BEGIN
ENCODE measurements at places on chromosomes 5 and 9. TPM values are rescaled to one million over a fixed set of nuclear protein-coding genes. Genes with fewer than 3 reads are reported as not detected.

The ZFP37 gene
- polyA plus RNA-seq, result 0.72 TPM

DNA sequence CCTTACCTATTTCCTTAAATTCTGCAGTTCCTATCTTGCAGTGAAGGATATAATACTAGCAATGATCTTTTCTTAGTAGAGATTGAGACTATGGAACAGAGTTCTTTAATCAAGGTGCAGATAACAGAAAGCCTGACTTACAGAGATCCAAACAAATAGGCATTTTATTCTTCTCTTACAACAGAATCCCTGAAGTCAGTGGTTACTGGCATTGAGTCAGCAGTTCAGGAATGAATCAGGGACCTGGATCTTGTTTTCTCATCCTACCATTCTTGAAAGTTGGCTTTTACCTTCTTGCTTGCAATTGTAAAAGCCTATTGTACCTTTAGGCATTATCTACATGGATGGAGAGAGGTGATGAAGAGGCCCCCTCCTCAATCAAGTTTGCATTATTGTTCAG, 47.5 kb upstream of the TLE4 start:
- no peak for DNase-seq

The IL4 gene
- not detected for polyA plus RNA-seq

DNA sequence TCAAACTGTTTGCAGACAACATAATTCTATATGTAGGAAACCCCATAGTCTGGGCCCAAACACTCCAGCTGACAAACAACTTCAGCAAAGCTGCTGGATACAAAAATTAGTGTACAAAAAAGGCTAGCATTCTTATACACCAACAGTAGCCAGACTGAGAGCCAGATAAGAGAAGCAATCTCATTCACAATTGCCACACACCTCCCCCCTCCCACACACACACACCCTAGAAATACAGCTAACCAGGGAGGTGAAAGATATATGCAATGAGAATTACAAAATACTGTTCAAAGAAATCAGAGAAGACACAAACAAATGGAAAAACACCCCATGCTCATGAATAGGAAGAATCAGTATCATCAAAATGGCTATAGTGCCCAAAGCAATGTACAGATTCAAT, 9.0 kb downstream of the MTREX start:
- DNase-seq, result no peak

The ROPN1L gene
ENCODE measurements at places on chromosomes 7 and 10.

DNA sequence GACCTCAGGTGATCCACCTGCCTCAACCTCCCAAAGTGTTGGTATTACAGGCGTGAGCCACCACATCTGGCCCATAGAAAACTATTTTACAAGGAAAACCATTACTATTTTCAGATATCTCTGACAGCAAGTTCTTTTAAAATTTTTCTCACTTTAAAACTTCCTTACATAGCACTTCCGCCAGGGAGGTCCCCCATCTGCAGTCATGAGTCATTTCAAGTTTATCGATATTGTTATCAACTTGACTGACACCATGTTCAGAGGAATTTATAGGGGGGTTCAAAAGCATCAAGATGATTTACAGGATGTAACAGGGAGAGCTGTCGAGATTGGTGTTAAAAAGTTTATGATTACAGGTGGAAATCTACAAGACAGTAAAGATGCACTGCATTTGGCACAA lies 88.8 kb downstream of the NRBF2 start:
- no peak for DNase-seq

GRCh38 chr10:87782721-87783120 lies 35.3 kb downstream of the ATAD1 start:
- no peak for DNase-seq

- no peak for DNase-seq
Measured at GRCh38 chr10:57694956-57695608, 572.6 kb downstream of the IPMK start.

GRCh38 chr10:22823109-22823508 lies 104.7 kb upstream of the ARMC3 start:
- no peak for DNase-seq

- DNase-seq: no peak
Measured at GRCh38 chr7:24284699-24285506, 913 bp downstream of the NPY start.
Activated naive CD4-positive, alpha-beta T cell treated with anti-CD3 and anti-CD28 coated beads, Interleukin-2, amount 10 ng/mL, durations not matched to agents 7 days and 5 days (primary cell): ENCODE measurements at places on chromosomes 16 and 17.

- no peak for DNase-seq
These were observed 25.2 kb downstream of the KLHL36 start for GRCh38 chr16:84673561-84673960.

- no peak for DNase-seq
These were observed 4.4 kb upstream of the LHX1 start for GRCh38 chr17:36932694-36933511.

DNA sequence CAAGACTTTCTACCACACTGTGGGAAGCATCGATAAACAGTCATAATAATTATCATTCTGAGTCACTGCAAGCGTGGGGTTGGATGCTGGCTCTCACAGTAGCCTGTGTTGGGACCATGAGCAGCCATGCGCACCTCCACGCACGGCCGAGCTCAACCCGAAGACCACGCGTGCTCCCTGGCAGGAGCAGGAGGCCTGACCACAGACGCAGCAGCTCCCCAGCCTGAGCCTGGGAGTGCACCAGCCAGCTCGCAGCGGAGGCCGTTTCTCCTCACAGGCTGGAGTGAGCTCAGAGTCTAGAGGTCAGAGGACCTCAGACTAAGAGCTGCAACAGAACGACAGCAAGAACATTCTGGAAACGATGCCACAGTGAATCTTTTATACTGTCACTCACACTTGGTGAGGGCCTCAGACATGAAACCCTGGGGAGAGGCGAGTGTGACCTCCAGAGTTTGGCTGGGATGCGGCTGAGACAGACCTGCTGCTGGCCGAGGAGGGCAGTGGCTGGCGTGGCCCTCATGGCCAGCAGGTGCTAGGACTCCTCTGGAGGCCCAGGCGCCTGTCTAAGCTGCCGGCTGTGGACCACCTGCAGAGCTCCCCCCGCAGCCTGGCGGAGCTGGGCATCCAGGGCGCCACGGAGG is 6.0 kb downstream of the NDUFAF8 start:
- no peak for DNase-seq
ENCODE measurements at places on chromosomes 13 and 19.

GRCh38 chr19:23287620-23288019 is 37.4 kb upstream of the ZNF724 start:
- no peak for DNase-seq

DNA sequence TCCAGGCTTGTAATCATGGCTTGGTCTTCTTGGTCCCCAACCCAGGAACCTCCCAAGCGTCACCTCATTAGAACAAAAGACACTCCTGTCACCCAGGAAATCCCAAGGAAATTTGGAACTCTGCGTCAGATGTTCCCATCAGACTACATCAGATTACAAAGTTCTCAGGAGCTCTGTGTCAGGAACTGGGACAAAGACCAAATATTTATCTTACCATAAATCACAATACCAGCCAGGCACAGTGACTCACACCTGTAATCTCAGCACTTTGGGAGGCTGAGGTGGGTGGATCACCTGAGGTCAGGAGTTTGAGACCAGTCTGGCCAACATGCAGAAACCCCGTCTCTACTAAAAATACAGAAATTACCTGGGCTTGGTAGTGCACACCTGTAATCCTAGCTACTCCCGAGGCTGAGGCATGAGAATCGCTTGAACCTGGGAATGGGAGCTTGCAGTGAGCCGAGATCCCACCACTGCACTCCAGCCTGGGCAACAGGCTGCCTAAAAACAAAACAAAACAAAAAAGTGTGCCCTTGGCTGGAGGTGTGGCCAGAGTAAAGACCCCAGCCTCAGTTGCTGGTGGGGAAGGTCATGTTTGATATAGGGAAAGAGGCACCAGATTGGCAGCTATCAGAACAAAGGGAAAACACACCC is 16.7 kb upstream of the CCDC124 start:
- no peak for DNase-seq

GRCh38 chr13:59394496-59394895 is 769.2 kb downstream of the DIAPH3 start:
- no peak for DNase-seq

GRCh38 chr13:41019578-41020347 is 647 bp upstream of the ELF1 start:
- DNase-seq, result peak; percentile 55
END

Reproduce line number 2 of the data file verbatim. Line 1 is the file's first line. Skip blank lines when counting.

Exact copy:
The ZFP37 gene